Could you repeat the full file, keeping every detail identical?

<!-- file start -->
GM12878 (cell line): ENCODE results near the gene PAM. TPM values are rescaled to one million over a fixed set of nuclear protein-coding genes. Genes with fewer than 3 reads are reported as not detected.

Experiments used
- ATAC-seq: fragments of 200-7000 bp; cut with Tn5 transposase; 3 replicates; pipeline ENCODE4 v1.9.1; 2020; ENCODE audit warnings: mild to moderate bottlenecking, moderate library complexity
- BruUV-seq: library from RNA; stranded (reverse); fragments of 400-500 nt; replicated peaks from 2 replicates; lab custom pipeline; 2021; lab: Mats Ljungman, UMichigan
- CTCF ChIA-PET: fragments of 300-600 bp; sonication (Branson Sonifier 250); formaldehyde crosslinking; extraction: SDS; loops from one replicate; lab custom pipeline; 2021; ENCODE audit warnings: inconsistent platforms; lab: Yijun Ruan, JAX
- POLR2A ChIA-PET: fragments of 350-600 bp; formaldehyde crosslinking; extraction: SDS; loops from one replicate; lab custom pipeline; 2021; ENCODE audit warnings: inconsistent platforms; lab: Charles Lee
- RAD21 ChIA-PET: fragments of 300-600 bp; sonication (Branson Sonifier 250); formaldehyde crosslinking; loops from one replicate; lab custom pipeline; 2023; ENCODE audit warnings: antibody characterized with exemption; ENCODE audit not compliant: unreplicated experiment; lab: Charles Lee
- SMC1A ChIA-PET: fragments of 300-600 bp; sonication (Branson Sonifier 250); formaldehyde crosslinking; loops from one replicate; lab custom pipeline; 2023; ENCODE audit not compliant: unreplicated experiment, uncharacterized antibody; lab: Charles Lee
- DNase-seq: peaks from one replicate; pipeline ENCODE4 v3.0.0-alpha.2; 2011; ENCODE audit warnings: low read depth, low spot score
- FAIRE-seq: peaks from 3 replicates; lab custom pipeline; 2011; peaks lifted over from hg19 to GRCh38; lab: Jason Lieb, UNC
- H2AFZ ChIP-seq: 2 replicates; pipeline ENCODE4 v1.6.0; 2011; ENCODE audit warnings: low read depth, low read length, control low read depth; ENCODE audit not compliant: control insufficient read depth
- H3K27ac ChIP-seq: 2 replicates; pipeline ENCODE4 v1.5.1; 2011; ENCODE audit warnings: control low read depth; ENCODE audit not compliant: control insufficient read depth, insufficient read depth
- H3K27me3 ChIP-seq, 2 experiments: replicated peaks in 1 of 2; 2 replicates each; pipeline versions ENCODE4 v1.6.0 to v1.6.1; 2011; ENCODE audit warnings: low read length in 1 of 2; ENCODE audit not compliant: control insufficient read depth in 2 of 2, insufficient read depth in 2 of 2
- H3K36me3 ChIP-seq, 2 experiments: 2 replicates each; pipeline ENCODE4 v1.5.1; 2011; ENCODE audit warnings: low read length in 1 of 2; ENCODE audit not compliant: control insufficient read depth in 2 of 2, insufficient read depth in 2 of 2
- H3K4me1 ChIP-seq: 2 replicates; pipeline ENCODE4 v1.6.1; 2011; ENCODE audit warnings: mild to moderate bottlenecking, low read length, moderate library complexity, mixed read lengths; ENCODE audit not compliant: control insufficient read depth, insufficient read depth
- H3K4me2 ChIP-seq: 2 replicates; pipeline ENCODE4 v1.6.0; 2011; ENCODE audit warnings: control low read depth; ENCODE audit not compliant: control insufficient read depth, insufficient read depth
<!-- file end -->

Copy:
GM12878 (cell line): ENCODE results near the gene PAM. TPM values are rescaled to one million over a fixed set of nuclear protein-coding genes. Genes with fewer than 3 reads are reported as not detected.

Experiments used
- ATAC-seq: fragments of 200-7000 bp; cut with Tn5 transposase; 3 replicates; pipeline ENCODE4 v1.9.1; 2020; ENCODE audit warnings: mild to moderate bottlenecking, moderate library complexity
- BruUV-seq: library from RNA; stranded (reverse); fragments of 400-500 nt; replicated peaks from 2 replicates; lab custom pipeline; 2021; lab: Mats Ljungman, UMichigan
- CTCF ChIA-PET: fragments of 300-600 bp; sonication (Branson Sonifier 250); formaldehyde crosslinking; extraction: SDS; loops from one replicate; lab custom pipeline; 2021; ENCODE audit warnings: inconsistent platforms; lab: Yijun Ruan, JAX
- POLR2A ChIA-PET: fragments of 350-600 bp; formaldehyde crosslinking; extraction: SDS; loops from one replicate; lab custom pipeline; 2021; ENCODE audit warnings: inconsistent platforms; lab: Charles Lee
- RAD21 ChIA-PET: fragments of 300-600 bp; sonication (Branson Sonifier 250); formaldehyde crosslinking; loops from one replicate; lab custom pipeline; 2023; ENCODE audit warnings: antibody characterized with exemption; ENCODE audit not compliant: unreplicated experiment; lab: Charles Lee
- SMC1A ChIA-PET: fragments of 300-600 bp; sonication (Branson Sonifier 250); formaldehyde crosslinking; loops from one replicate; lab custom pipeline; 2023; ENCODE audit not compliant: unreplicated experiment, uncharacterized antibody; lab: Charles Lee
- DNase-seq: peaks from one replicate; pipeline ENCODE4 v3.0.0-alpha.2; 2011; ENCODE audit warnings: low read depth, low spot score
- FAIRE-seq: peaks from 3 replicates; lab custom pipeline; 2011; peaks lifted over from hg19 to GRCh38; lab: Jason Lieb, UNC
- H2AFZ ChIP-seq: 2 replicates; pipeline ENCODE4 v1.6.0; 2011; ENCODE audit warnings: low read depth, low read length, control low read depth; ENCODE audit not compliant: control insufficient read depth
- H3K27ac ChIP-seq: 2 replicates; pipeline ENCODE4 v1.5.1; 2011; ENCODE audit warnings: control low read depth; ENCODE audit not compliant: control insufficient read depth, insufficient read depth
- H3K27me3 ChIP-seq, 2 experiments: replicated peaks in 1 of 2; 2 replicates each; pipeline versions ENCODE4 v1.6.0 to v1.6.1; 2011; ENCODE audit warnings: low read length in 1 of 2; ENCODE audit not compliant: control insufficient read depth in 2 of 2, insufficient read depth in 2 of 2
- H3K36me3 ChIP-seq, 2 experiments: 2 replicates each; pipeline ENCODE4 v1.5.1; 2011; ENCODE audit warnings: low read length in 1 of 2; ENCODE audit not compliant: control insufficient read depth in 2 of 2, insufficient read depth in 2 of 2
- H3K4me1 ChIP-seq: 2 replicates; pipeline ENCODE4 v1.6.1; 2011; ENCODE audit warnings: mild to moderate bottlenecking, low read length, moderate library complexity, mixed read lengths; ENCODE audit not compliant: control insufficient read depth, insufficient read depth
- H3K4me2 ChIP-seq: 2 replicates; pipeline ENCODE4 v1.6.0; 2011; ENCODE audit warnings: control low read depth; ENCODE audit not compliant: control insufficient read depth, insufficient read depth